Children with ADHD finding success with Neurotherapy

New treatments offer an alternative to medicine for ADHD patients.
Published: Aug. 25, 2022 at 5:22 PM PDT
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RENO, Nev. (KOLO) - There’s a common story with middle schoolers diagnosed with ADHD. They can be put on medication and do fine. They can undergo behavioral therapy.

But for one 8th grader we talked to, his life changed beginning last January.

That’s when his parents, after several interventions, decided he should try Neurotherapy.

“They might go with behavior modification treatment,” says Heather Flowers a Neurotherapist located in Reno. “Or some other cognitive behavioral treatment. But this actually gets to the heart of what the matter is, where the brain is working out of control and the child or adult finds it incredibly difficult to focus and concentrate,” she says.

Flowers says initially she can work with a physician who has prescribed ADHD medication and combined it with Neurotherapy. In other instances, the child is not using medication at all.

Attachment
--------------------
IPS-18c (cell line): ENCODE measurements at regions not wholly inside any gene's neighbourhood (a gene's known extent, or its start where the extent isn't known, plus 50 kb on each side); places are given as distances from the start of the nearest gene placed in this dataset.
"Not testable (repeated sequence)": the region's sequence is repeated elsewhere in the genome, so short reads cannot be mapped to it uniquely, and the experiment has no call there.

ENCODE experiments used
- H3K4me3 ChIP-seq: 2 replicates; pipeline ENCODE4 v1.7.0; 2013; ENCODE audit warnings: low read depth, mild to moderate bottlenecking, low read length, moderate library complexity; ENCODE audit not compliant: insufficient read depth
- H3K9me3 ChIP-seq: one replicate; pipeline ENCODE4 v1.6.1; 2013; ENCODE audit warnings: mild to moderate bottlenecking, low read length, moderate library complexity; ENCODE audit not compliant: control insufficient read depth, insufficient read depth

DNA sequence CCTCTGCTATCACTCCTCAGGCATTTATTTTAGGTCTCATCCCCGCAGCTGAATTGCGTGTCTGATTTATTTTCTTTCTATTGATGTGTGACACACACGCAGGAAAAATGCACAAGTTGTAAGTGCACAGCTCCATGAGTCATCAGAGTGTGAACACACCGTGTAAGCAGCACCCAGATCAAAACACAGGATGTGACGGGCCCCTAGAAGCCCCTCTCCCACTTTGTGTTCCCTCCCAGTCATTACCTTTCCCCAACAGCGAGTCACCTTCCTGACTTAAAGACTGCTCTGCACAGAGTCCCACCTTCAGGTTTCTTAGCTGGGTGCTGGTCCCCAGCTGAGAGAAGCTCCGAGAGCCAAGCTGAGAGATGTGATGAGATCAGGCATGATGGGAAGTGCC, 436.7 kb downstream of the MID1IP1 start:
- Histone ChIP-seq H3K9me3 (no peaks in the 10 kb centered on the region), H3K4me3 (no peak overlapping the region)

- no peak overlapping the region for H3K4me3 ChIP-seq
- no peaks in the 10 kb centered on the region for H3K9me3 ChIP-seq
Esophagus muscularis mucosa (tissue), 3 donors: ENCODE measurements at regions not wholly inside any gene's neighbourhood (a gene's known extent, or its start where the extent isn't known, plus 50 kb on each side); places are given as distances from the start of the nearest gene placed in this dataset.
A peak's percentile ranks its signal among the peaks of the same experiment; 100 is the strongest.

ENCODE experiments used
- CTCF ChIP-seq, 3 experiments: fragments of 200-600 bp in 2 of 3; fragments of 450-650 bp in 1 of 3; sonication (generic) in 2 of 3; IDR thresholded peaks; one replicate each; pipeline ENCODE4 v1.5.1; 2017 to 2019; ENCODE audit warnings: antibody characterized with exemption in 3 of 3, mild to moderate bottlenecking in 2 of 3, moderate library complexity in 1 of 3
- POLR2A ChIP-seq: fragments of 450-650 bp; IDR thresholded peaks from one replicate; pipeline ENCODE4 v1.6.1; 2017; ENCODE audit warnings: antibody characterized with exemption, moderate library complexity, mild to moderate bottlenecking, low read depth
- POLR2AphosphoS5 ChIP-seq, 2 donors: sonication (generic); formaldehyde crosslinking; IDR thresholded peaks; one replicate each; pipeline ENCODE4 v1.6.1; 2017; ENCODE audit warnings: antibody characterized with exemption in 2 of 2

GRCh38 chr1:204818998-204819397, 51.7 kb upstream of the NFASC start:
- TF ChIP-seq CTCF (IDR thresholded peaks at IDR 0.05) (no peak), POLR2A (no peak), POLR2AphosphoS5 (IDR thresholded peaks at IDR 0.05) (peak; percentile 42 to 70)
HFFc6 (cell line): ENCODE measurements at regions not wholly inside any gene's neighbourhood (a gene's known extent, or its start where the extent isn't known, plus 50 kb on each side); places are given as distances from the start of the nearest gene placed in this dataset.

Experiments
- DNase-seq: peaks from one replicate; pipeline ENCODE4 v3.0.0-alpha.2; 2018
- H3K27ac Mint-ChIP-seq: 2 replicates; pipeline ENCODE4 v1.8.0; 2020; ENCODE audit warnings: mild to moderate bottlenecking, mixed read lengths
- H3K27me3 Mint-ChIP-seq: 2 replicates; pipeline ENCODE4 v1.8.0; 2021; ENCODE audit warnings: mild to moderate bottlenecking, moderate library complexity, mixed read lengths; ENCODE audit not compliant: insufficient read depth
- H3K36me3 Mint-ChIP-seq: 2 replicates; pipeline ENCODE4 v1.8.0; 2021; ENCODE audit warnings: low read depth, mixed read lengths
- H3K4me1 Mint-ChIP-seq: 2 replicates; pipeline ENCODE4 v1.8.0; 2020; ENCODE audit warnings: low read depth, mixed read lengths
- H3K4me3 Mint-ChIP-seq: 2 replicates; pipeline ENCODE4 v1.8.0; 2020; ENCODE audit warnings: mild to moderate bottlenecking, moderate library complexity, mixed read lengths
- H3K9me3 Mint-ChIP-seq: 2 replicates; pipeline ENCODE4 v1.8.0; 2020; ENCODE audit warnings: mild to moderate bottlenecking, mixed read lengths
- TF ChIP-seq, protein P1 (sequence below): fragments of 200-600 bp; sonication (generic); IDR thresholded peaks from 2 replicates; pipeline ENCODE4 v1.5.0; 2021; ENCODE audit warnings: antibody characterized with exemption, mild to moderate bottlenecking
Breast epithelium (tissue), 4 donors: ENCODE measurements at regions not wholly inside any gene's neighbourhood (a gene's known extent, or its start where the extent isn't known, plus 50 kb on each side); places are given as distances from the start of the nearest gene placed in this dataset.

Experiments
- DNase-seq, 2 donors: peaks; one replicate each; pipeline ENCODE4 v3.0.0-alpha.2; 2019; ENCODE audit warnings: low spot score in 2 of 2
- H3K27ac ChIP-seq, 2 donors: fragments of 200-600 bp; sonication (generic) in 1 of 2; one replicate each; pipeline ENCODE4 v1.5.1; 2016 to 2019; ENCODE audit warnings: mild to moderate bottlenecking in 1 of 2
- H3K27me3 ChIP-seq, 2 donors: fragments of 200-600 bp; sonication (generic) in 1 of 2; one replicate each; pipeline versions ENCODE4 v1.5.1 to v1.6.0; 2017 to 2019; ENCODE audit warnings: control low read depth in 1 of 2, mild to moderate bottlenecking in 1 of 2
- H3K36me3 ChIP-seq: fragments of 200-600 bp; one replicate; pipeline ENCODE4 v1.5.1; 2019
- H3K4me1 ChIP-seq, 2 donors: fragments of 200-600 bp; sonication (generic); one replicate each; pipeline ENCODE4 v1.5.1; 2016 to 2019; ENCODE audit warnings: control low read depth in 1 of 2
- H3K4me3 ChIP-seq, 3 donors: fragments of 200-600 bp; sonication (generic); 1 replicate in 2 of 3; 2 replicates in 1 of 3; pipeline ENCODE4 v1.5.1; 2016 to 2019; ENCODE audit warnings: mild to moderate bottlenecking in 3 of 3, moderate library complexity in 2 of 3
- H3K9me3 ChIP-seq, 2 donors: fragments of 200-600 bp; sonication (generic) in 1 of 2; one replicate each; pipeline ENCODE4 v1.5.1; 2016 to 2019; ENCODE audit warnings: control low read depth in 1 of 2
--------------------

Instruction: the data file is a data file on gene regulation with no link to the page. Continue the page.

Patients come to her clinic once a week and work on a video game or other stimulus projected on a screen to get the brain to work differently. For the ADHD patient, sessions can last for 22 minutes. But Flowers says the goal is to reach 30-minutes per session.

The process is non-invasive. For the ADHD patient, Flowers says it can take up to a year to find success.

“I do a very thorough report,” says Flowers of her initial assessment. “A blueprint of what’s going on with brain activity where the brain is not acting like it should. Where it works too hard or not working where it aught. And we strengthen areas that need strengthening, quiet the areas that need quieting. And it works on various bandwidth of the brain,” she says.

Children under six years of age are not appropriate for Neurotherapy as they can’t sit long enough.

Preferred Provider Organizations or PPS tend to pay for the treatment. HM0S or Health Maintenance Organization do not.

One mom we talked to says her child has benefitted greatly from the treatment.

Comparing her child who wouldn’t leave the car when the school bell rang last year to the first day of school this year.

“He couldn’t get rid of me fast enough,” she says.

“He’s just a totally different kid.”